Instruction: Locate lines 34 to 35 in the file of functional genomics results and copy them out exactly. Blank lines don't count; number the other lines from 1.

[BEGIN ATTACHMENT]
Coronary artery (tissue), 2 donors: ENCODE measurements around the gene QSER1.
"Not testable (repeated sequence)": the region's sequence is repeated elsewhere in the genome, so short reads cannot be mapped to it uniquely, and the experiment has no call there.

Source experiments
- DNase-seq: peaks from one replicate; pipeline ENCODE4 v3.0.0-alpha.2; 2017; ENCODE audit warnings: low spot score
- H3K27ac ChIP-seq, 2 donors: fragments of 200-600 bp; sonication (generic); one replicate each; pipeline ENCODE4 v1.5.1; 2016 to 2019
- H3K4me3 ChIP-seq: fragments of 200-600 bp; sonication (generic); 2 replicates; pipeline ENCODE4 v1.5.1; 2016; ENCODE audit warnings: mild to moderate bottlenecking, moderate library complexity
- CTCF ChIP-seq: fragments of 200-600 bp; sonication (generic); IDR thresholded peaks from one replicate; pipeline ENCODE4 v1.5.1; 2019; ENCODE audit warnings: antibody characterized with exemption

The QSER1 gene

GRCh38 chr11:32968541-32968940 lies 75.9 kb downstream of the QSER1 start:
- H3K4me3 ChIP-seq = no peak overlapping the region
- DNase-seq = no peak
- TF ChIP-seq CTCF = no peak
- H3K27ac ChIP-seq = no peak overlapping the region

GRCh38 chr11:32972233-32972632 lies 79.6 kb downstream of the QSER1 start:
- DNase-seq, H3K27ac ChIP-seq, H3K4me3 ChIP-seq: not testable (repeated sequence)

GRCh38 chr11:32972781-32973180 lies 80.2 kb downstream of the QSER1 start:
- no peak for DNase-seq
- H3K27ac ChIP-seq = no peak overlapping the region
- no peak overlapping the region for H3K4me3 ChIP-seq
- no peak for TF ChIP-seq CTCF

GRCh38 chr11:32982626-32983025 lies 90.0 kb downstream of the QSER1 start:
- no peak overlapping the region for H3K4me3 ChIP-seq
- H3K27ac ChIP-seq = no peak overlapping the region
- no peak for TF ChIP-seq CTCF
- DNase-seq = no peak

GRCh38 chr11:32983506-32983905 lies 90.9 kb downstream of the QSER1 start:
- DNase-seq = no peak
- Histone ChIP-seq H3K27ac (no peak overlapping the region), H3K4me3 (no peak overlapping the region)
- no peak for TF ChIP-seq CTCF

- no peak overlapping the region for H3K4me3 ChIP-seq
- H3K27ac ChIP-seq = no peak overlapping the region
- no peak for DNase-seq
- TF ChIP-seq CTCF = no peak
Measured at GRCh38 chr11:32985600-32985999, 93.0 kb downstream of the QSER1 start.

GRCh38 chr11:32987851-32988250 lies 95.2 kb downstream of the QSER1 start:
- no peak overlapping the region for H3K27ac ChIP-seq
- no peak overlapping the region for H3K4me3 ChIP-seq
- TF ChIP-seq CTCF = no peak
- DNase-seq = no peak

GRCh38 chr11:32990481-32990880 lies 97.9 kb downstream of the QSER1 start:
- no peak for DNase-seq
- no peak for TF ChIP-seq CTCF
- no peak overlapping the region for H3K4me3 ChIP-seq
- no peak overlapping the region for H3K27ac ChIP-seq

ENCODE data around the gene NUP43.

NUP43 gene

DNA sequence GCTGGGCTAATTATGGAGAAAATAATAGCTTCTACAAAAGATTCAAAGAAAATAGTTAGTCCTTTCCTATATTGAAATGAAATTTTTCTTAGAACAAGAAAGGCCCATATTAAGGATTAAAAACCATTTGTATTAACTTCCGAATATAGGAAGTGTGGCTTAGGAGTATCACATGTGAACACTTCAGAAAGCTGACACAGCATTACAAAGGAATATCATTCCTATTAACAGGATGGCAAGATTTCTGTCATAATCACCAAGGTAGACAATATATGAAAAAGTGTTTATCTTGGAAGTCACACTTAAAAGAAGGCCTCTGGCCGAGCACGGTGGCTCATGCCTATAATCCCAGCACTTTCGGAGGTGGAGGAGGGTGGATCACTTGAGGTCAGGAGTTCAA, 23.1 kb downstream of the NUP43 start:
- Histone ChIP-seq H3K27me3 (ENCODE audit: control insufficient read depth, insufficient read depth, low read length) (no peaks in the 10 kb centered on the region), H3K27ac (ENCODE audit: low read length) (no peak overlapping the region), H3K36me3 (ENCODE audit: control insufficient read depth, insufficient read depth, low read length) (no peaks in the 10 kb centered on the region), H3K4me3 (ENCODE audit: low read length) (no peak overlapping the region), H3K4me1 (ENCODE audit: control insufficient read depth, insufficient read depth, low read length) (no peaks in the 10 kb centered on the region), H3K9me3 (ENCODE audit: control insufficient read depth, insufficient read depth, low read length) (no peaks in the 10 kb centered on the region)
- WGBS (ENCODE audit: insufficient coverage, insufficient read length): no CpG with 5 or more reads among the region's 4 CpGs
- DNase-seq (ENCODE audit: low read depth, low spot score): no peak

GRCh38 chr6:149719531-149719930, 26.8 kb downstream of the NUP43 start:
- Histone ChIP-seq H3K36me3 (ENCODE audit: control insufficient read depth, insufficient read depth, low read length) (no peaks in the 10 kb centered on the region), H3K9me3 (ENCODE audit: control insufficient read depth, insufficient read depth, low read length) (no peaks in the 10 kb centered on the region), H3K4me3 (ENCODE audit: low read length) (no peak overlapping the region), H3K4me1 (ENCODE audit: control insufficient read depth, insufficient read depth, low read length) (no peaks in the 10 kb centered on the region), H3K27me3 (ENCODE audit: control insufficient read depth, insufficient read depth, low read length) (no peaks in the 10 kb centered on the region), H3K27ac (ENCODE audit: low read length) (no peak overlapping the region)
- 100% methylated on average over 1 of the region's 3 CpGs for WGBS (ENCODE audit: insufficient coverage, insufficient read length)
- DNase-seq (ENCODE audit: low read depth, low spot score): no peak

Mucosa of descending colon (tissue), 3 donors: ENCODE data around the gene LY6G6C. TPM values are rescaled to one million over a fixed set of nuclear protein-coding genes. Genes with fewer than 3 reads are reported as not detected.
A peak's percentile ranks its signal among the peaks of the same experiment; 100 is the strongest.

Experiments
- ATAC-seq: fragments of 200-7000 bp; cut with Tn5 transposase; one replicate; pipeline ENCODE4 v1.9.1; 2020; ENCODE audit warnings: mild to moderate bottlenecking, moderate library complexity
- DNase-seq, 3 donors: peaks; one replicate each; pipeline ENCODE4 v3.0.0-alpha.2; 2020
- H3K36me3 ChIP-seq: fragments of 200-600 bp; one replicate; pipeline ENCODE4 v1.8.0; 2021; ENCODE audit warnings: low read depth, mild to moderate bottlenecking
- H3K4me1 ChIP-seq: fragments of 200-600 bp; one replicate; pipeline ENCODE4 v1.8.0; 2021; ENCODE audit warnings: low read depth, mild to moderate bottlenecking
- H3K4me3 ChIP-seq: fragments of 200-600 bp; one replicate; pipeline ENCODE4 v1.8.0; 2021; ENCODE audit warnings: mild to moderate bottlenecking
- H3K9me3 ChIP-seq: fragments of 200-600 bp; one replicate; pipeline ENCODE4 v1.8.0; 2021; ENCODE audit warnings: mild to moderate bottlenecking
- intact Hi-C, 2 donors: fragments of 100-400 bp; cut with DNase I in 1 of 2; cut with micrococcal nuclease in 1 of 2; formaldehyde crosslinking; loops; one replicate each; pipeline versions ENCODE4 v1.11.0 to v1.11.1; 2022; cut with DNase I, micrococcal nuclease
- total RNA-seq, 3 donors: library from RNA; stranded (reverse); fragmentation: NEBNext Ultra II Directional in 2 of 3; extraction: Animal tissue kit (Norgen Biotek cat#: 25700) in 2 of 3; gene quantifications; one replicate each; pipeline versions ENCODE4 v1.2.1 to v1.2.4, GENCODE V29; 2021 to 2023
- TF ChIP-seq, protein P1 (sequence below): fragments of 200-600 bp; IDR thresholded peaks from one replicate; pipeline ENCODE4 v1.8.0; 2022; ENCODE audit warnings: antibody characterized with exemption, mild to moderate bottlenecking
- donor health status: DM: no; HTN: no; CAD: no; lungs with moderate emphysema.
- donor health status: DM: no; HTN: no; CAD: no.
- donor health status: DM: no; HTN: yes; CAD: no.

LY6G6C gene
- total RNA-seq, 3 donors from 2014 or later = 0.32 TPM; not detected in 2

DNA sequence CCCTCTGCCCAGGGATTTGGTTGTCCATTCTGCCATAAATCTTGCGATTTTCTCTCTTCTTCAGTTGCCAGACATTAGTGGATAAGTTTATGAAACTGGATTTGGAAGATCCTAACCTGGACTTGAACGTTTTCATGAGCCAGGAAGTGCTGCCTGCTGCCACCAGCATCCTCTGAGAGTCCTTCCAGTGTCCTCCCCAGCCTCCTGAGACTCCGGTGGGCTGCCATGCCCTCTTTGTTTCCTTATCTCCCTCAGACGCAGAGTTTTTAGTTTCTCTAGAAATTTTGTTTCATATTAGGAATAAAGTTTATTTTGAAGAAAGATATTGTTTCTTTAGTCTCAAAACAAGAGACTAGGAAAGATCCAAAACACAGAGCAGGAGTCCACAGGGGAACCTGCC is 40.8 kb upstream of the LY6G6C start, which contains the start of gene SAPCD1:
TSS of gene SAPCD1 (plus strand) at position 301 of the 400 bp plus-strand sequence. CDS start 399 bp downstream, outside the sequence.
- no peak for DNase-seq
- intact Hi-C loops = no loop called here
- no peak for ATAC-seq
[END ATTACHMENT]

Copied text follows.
Measured at GRCh38 chr11:32985600-32985999, 93.0 kb downstream of the QSER1 start.

GRCh38 chr11:32987851-32988250 lies 95.2 kb downstream of the QSER1 start: